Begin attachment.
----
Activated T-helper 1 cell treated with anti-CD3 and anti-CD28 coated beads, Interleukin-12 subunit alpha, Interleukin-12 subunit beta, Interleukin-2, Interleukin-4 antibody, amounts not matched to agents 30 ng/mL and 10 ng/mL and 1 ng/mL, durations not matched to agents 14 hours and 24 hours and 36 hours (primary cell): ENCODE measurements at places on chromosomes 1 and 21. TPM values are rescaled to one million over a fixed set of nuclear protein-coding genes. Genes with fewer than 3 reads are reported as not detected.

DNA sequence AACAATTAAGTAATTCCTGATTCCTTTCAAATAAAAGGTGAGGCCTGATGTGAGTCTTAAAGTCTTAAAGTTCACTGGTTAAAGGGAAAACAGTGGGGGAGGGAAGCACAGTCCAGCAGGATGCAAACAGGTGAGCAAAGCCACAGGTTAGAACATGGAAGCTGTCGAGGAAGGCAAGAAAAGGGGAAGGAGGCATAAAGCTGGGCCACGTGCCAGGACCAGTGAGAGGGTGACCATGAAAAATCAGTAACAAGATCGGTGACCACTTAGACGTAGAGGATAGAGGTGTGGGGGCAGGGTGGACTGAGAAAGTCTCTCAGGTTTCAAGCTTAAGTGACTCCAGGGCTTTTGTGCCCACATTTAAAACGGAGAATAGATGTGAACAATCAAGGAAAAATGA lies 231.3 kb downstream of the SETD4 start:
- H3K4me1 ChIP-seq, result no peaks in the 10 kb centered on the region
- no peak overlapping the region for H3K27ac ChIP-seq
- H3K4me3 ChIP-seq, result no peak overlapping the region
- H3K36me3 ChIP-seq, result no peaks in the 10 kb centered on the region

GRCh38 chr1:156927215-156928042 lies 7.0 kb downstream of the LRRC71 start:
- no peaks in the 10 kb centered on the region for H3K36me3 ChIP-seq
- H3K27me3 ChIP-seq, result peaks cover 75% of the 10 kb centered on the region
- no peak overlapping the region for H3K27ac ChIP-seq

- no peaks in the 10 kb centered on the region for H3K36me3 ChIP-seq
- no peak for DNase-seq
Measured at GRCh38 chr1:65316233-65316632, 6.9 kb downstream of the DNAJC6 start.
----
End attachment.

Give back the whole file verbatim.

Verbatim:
Activated T-helper 1 cell treated with anti-CD3 and anti-CD28 coated beads, Interleukin-12 subunit alpha, Interleukin-12 subunit beta, Interleukin-2, Interleukin-4 antibody, amounts not matched to agents 30 ng/mL and 10 ng/mL and 1 ng/mL, durations not matched to agents 14 hours and 24 hours and 36 hours (primary cell): ENCODE measurements at places on chromosomes 1 and 21. TPM values are rescaled to one million over a fixed set of nuclear protein-coding genes. Genes with fewer than 3 reads are reported as not detected.

DNA sequence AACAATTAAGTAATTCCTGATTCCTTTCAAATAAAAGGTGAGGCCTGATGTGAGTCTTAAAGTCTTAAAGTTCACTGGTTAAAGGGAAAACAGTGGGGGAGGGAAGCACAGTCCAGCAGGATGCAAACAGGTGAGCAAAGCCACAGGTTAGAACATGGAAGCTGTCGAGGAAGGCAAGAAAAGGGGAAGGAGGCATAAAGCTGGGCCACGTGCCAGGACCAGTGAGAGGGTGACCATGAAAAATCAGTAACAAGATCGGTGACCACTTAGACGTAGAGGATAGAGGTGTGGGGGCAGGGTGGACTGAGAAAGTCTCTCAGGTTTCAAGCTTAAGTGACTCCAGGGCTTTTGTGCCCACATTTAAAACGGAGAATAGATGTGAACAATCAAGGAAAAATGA lies 231.3 kb downstream of the SETD4 start:
- H3K4me1 ChIP-seq, result no peaks in the 10 kb centered on the region
- no peak overlapping the region for H3K27ac ChIP-seq
- H3K4me3 ChIP-seq, result no peak overlapping the region
- H3K36me3 ChIP-seq, result no peaks in the 10 kb centered on the region

GRCh38 chr1:156927215-156928042 lies 7.0 kb downstream of the LRRC71 start:
- no peaks in the 10 kb centered on the region for H3K36me3 ChIP-seq
- H3K27me3 ChIP-seq, result peaks cover 75% of the 10 kb centered on the region
- no peak overlapping the region for H3K27ac ChIP-seq

- no peaks in the 10 kb centered on the region for H3K36me3 ChIP-seq
- no peak for DNase-seq
Measured at GRCh38 chr1:65316233-65316632, 6.9 kb downstream of the DNAJC6 start.